9) The things you really miss might not be the things you think you'd miss.
I thought I'd miss coffee and wine.  I was the girl who would save Keurig in a fire long before I'd pull out my shoes or ceramic elephant collection.  A nice glass of wine felt like a reward for a long day or the thing that made a dinner out feel like a special occasion.  In reality, I didn't miss either THAT much.  What I really missed was sleeping on my back and my stomach, having weekly doctors appointments where I was weighed and had to pee in a cup, running without issue, and having my body be my own.

10) It will fly by.
During the first trimester, especially when we were waiting to tell friends and family, it seemed like my pregnancy would take FOREVER.  When my due date came and went, it seemed like my suspicions were confirmed.  Now I'm sitting here with an 11-week old wondering where the time went!

Running Away From Home

I went for a run yesterday.  A year ago, that would be no more out of the ordinary than drinking my morning cup of coffee or having a glass of wine with dinner.  Things have changed.  I entered the track hoping that the two sports bras I had used to strap down my enormous milk-laden boobs would hold and that I could finish a workout without leaking through my shirt.  When I was getting dressed I had to change t-shirts three times because my baggy CREW NECK t-shirts showed too much cleavage.  My throat was scratchy because my adorable daughter has given me her cold... which is not surprising considering that several times a day I use a plastic tube to literally suck the mucus out of her tiny little nose.  My hair was conditioned with a healthy dose of spit up and vitamin D drop drool, so it was slightly crunchy when I pulled it into my requisite ponytail.  Yes, things have changed.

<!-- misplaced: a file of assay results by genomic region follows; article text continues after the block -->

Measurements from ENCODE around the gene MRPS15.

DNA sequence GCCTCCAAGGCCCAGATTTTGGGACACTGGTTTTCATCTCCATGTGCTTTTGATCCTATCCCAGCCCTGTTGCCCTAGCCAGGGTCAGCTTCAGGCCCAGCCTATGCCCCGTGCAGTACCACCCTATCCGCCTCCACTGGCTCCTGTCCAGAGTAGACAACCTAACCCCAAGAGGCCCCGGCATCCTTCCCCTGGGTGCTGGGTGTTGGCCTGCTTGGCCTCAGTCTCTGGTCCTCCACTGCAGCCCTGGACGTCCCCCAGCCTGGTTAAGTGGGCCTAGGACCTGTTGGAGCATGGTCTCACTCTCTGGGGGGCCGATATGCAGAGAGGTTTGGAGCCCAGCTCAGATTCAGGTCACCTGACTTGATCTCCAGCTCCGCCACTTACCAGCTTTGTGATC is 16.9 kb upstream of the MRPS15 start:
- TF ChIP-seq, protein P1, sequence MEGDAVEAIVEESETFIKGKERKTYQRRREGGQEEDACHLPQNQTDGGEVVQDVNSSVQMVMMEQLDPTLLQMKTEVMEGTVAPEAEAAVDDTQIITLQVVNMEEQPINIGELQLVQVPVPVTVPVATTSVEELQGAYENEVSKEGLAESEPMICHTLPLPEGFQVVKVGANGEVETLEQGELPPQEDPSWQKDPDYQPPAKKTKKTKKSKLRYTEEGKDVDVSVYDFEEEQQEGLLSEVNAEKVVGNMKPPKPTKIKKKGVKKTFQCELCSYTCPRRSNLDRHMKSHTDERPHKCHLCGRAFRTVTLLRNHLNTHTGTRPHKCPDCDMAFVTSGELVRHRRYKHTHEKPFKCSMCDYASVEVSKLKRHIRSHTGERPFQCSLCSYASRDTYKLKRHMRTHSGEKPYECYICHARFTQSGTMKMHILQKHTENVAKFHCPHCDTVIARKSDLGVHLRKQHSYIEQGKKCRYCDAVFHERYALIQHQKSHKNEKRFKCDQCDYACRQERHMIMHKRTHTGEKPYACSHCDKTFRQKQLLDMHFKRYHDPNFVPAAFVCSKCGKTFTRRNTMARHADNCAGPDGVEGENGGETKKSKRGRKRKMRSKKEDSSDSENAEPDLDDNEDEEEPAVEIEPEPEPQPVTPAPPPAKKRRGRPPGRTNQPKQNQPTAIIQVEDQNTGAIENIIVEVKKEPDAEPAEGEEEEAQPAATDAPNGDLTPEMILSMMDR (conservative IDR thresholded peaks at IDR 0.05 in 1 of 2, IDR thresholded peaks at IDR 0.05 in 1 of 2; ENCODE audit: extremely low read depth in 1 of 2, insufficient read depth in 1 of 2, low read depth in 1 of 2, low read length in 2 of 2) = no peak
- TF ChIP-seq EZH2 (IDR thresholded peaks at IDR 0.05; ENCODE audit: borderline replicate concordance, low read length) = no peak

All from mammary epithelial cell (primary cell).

Still, I was so happy to be on the track, and when an upbeat some came onto my iPod I felt like I had a little extra spring in my step.  Enough extra juice to pass the 20-something guy with big muscles and a backward Penn State cap.  I'm sure he was hung over.  I'm sure he was resting between sprints, had just eaten a large breakfast, and ran a marathon the night before.  I'm sure he thought I looked like I was 100 years old.  I still felt proud and spry and like a little piece of the old me was back again.  "Win won for the moms," I thought.

And then I was hit by an overwhelming wave of emotion.  For the first time in my life, I categorized myself as a mom.  For the rest of my life I will categorize myself that way.  What an incredible blessing that is.  It suddenly occurred to me that I didn't care that much about my speed, or my rock-hard boobs, or the fact that my stomach feels a lot like a Jell-O pudding cup.  It didn't matter that then Penn Stater would pass me five times before I finished my 4 miles, that I would need to take walking breaks, or that I would only have an hour of freedom before rushing back to feed my little girl.  It didn't even matter that the guy on the track probably thought of me as an "older" woman, even though I still feel like I'm barely out of college.  I was a mom, and a little girl at home would be happy to see me, even if she couldn't tell me that yet. She showed it every time she stared at my face like it was the most fascinating thing she'd ever seen, every time she buried her face in my shoulder, every time she trusted me enough to fall asleep on my stomach.

When I was pregnant I worried about what my body would look like after pregnancy.  I worried that I would miss my freedom and the routine that my husband and I had gotten into.  I worried about a lot of things that just don't seem to matter that much anymore.  Sure, I'd love for baby and I to be able to get out of the house and go for long walks (and the polar temperatures and massive amounts of snow we've had this winter aren't helping any).  Of course I miss picking out clothes based on what is cute and trendy vs. what is washable and provides easy access to my boobs.  But mostly now I worry about my daughter.  I worry about making the most of the time we have together and how to spend every second possible with her.  I worry about being a good mother and what exactly that means.  I worry about setting a good example for her, because someday she might just be the "older woman" on the track with a little baby at home, and even if she's a little slower, a little sleepier, and a little heavier than she once was, I'll still think she's completely perfect.